network-get hook tool allows charms to discover important network related information. There are 2 key things a charm needs to know about its local units:
- What address to bind to
- What address to use to connect to the workload of an external source (i.e. the ingress address of that external source)
For remote units, a charm needs to know:
- What address to use connect to the workload from an external source
- The egress subnets for incoming traffic
Both ingress address and egress subnets may vary depending on the relation. This is because if the relation is cross model, the ingress address is the public / floating address of the unit to allow ingress from outside the model. And a given relation may see traffic originate from different egress subnets.
The space bindings for a given endpoint also affect that address information. Juju will take this into account when populating the address information below.
network-get hook tool is used to get networking information about the local unit.
network-get is relation aware. As with other hook tools, it is either run in a relation context or accepts a relation id passed using the
-r switch. It may also be run outside of a relation context, in which case only the binding address information is relevant.
By default it prints a block of YAML with the 3 pieces of address information:
- binding address(es)
- ingress address(es)
- egress subnets
Flags may be used to request only a specific address value.
network-get [options] <binding-name> [--ingress-address] [--bind-address] [--egress-subnets]
get network config Options: --bind-address (= false) get the address for the binding on which the unit should listen --egress-subnets (= false) get the egress subnets for the binding --format (= smart) Specify output format (json|smart|yaml) --ingress-address (= false) get the ingress address for the binding -o, --output (= "") Specify an output file --primary-address (= false) (deprecated) get the primary address for the binding -r, --relation (= ) specify a relation by id
network-get returns the network config for a given binding name. By default it returns the list of interfaces and associated addresses in the space for the binding, as well as the ingress address for the binding. If defined, any egress subnets are also returned. If one of the following flags are specified, just that value is returned. If more than one flag is specified, a map of values is returned. --bind-address: the address the local unit should listen on to serve connections, as well as the address that should be advertised to its peers. --ingress-address: the address the local unit should advertise as being used for incoming connections. --egress_subnets: subnets (in CIDR notation) from which traffic on this relation will originate.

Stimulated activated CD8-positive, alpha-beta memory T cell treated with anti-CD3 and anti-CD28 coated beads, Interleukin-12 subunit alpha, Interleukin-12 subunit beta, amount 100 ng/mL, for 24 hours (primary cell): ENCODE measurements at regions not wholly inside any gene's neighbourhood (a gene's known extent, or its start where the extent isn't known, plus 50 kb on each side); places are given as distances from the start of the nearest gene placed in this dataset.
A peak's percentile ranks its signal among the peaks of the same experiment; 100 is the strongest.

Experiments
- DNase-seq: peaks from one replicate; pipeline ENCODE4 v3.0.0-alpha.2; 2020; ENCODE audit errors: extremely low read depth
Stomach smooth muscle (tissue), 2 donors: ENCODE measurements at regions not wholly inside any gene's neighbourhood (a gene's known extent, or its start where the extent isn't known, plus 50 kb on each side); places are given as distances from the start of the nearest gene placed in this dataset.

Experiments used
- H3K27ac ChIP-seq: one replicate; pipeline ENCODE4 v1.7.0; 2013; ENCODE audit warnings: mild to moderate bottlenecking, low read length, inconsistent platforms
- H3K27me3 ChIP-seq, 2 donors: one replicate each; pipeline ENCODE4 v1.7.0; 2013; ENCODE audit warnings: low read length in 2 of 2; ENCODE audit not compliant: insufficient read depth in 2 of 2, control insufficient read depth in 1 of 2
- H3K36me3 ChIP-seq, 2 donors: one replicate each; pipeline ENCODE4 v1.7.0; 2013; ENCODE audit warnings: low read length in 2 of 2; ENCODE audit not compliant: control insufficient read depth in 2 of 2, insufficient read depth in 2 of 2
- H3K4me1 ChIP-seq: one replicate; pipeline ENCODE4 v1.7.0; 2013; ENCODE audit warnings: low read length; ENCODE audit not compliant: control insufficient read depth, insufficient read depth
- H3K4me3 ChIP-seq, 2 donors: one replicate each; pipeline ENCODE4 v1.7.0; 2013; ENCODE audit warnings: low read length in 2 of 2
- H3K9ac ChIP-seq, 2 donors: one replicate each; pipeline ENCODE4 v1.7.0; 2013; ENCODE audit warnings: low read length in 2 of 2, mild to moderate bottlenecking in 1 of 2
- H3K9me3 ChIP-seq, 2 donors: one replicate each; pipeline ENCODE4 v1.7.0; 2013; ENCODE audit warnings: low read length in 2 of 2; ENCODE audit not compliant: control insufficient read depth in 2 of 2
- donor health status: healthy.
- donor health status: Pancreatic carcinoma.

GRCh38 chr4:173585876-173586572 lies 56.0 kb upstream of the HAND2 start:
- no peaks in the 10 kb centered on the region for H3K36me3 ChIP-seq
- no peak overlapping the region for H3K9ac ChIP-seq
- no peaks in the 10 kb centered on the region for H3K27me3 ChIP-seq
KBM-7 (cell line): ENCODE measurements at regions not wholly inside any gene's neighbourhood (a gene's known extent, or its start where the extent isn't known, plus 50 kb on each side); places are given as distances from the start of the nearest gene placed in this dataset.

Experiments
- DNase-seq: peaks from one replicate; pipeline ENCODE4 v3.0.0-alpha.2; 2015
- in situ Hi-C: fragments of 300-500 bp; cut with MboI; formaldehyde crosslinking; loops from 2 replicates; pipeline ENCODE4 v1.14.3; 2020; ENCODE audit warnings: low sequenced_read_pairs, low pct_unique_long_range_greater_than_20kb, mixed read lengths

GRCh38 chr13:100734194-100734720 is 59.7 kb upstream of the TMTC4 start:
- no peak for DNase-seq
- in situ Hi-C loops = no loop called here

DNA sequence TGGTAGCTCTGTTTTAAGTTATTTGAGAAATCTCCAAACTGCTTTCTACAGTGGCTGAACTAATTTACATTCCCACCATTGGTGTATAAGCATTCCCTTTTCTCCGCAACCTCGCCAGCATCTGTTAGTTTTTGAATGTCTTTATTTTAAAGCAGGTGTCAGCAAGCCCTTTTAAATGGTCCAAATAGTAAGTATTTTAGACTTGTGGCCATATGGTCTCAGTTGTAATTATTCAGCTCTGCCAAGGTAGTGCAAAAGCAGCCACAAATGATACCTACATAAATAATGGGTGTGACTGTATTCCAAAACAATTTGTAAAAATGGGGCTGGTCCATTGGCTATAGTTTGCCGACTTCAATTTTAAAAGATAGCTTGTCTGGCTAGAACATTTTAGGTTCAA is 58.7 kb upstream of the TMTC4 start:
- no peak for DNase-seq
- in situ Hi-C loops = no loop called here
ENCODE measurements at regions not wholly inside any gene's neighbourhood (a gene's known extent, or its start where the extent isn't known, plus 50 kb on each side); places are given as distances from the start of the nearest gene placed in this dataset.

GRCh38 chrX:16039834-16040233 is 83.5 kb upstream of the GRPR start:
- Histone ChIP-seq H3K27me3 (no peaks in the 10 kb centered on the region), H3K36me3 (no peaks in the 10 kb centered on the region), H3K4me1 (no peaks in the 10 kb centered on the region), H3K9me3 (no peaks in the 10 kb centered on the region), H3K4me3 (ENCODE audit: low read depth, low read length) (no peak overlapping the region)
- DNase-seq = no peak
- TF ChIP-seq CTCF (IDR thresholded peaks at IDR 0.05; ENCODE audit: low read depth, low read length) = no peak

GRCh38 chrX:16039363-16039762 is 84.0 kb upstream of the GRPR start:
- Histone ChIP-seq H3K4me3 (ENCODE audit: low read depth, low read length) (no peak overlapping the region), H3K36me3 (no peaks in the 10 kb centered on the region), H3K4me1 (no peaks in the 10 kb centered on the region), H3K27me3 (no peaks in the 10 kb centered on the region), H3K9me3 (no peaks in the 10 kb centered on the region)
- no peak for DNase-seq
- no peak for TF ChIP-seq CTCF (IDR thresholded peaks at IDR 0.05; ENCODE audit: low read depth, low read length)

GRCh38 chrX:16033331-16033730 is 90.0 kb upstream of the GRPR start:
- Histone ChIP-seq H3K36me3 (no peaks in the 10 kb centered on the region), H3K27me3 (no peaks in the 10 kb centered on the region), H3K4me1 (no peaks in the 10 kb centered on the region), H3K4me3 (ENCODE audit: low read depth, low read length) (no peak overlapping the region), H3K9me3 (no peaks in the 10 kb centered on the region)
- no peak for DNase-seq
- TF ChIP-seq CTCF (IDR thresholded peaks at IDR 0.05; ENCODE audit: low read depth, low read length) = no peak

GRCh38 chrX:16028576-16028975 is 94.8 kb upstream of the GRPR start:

Deploy MySQL in an AWS model with no relation context
To deploy MySQL in an AWS model with no relation context:
juju run --unit mysql/1 "network-get --format yaml db"
bind-addresses: - macaddress: "" interfacename: "" addresses: - address: 10.136.107.33 cidr: "" ingress-addresses: - 10.136.107.33
Deploy MediaWiki in a local cloud model
To deploy MediaWiki in a local cloud model. Relate to mysql using relation
--via to explicitly specify an egress subnet on the relation:
juju relate mediawiki:db ianaws:admin/default.mysql --via 126.96.36.199/32
In the mysql model, we can see the offer connections.
juju switch ianaws:default juju offers
Offer User Relation id Status Endpoint Interface Role Ingress subnets mysql admin 2 joined db mysql provider 188.8.131.52/32
On the AWS mysql model, the relation id is ‘db:2’, or simply just ‘2’, for the mediawiki relation.
Let’s get address information for a local unit:
juju run --unit mysql/1 "network-get --format yaml db -r db:2"
The endpoint prefix to relation id is optional, so this works as well:
juju run --unit mysql/1 "network-get --format yaml db -r 2"
bind-addresses: - macaddress: "" interfacename: "" addresses: - address: 10.136.107.33 cidr: "" ingress-addresses: - 184.108.40.206
Note that the ingress address is now set to the public address, since for this relation ingress will be from an external source:
juju run --unit mysql/1 "network-get --format yaml db -r db:2 --ingress-address"
The egress subnets for the remote unit are obtained using
relation-get. This takes the name of the remote unit for which to get the relation data. When run in a relation context, the remote unit is $JUJU_REMOTE_UNIT. Outside of a relation context, we can use
relation-list to get the remote unit (for this example there is only one):
juju run --unit mysql/1 "relation-get -r db:2 egress-subnets `relation-list -r db:2`"
To get the ingress address of the remote unit. Because the test model is using a local LXD cloud, we only get a 10.x.x.x address; ingress from an AWS cloud to a local LXD cloud isn’t supported in this case, but the example illustrates how a charm can get the ingress address of the remote unit:
juju run --unit mysql/1 "relation-get -r db:2 ingress-address `relation-list -r db:2`"
On the model hosting mediawiki:
juju run --unit mediawiki/0 "relation-get -r 0 - mysql/1"
database: remote-8193c748ad3c4f6382c7baeb44dcb2f3 egress-subnets: 220.127.116.11/32 host: 10.136.107.33 ingress-address: 18.104.22.168 password: dahlahbouchoose private-address: 22.214.171.124 slave: "False" user: sieyaijeediohie
Note the correct ingress-address is given to allow mediawiki to know how to reach mysql in the offering model. As we retain private-address for backwards compatibility.
So long as charms evolve to use these new primitives to access the key address values, they will work in both cross model and non cross model scenarios.